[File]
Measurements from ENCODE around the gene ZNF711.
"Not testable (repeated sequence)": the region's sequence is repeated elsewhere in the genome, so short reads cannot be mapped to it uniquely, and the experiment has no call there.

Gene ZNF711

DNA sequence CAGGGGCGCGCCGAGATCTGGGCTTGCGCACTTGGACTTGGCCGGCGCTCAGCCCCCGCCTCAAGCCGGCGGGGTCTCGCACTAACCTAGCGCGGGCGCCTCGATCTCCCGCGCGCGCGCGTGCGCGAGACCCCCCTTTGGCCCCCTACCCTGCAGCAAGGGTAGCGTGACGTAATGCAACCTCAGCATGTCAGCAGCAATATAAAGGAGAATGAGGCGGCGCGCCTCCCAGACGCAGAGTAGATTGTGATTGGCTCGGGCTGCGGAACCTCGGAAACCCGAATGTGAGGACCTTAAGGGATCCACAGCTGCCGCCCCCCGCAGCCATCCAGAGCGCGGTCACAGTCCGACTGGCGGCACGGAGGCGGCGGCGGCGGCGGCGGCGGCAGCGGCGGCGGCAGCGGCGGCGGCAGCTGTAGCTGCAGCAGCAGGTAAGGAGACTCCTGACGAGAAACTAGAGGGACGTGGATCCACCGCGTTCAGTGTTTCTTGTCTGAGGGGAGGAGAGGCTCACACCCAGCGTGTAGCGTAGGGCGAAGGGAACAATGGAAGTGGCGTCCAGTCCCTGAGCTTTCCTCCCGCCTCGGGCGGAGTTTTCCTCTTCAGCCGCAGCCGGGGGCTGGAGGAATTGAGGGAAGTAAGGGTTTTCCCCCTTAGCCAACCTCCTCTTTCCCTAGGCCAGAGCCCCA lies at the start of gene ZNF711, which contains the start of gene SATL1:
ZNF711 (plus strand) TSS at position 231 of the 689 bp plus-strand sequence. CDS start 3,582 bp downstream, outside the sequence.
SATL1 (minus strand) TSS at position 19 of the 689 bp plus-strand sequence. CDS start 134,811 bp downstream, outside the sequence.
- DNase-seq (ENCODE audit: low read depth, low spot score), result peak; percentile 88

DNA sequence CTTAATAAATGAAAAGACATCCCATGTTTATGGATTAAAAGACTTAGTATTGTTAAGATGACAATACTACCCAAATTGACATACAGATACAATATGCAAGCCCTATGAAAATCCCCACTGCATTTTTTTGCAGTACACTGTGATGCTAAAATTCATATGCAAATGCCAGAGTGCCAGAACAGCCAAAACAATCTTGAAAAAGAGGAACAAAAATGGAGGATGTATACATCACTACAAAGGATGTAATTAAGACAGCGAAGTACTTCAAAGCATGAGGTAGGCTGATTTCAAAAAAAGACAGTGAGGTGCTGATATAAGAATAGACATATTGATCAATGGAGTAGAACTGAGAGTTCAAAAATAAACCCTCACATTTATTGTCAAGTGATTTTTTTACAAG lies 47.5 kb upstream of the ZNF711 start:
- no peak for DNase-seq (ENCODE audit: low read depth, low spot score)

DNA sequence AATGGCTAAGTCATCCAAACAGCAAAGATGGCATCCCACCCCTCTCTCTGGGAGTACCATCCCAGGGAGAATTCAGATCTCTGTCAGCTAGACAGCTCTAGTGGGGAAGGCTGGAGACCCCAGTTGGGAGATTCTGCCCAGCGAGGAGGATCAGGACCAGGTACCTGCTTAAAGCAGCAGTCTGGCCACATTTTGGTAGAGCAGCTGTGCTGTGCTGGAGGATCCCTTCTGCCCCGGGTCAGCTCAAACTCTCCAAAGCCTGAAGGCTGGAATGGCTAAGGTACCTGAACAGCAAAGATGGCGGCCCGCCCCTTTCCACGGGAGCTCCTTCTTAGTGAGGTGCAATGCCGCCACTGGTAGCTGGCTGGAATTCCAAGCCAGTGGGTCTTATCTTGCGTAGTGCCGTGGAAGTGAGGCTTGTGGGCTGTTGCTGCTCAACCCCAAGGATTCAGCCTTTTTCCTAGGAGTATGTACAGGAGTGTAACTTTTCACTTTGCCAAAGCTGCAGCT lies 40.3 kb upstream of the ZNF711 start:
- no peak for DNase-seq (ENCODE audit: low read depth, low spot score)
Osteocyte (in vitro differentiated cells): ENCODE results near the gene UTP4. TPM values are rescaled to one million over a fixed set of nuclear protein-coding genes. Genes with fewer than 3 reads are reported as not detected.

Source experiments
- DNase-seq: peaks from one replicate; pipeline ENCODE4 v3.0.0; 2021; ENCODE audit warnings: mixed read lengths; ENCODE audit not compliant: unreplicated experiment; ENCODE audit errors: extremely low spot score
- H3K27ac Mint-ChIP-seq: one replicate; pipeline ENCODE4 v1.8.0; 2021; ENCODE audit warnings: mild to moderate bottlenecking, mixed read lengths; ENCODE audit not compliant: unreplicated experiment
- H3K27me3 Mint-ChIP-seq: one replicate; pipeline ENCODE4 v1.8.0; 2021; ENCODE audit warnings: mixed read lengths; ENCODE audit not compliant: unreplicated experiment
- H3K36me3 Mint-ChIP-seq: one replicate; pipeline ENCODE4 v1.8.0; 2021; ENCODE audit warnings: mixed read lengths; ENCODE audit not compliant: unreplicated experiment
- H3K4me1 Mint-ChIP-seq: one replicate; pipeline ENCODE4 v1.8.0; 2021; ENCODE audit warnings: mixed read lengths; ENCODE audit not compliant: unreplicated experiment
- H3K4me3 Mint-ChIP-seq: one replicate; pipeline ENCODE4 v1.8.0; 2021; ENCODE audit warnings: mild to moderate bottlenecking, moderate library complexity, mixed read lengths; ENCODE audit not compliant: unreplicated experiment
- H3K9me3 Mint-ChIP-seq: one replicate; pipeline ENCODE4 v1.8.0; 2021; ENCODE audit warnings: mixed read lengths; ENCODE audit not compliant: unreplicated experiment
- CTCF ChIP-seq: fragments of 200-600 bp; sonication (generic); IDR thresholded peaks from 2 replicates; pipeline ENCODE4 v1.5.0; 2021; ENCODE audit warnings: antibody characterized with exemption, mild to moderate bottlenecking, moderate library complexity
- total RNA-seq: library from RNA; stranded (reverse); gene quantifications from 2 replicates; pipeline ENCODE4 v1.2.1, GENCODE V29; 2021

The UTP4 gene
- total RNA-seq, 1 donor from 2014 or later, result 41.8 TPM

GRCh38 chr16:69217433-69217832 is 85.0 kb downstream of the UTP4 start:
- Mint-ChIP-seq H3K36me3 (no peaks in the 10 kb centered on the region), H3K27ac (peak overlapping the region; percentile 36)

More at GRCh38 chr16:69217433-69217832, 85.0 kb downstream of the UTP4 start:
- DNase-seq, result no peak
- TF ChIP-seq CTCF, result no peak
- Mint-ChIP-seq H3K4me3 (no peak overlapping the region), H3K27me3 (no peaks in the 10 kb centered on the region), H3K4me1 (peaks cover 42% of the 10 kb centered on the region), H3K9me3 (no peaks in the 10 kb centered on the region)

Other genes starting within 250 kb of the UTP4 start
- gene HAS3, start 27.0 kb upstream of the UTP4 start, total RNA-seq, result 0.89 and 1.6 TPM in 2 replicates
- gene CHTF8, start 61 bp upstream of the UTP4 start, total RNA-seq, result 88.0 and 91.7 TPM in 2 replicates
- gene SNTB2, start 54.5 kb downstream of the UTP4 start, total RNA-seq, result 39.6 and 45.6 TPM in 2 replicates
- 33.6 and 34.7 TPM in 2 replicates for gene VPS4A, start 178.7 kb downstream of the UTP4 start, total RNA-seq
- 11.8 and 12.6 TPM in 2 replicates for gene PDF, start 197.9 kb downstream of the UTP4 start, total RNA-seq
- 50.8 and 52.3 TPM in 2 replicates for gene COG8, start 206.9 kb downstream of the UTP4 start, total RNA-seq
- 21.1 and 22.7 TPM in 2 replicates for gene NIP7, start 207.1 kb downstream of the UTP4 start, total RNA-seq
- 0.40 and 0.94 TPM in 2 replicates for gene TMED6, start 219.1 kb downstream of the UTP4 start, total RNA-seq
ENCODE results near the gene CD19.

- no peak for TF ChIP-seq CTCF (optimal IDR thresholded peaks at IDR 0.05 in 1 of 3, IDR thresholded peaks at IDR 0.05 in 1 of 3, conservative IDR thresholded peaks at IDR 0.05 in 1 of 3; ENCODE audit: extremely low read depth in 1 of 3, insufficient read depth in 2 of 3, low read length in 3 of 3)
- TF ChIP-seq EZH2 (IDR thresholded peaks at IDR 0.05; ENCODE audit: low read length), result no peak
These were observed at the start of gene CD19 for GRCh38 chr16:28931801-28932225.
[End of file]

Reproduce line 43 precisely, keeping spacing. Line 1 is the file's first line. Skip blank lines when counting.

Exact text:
These were observed at the start of gene CD19 for GRCh38 chr16:28931801-28932225.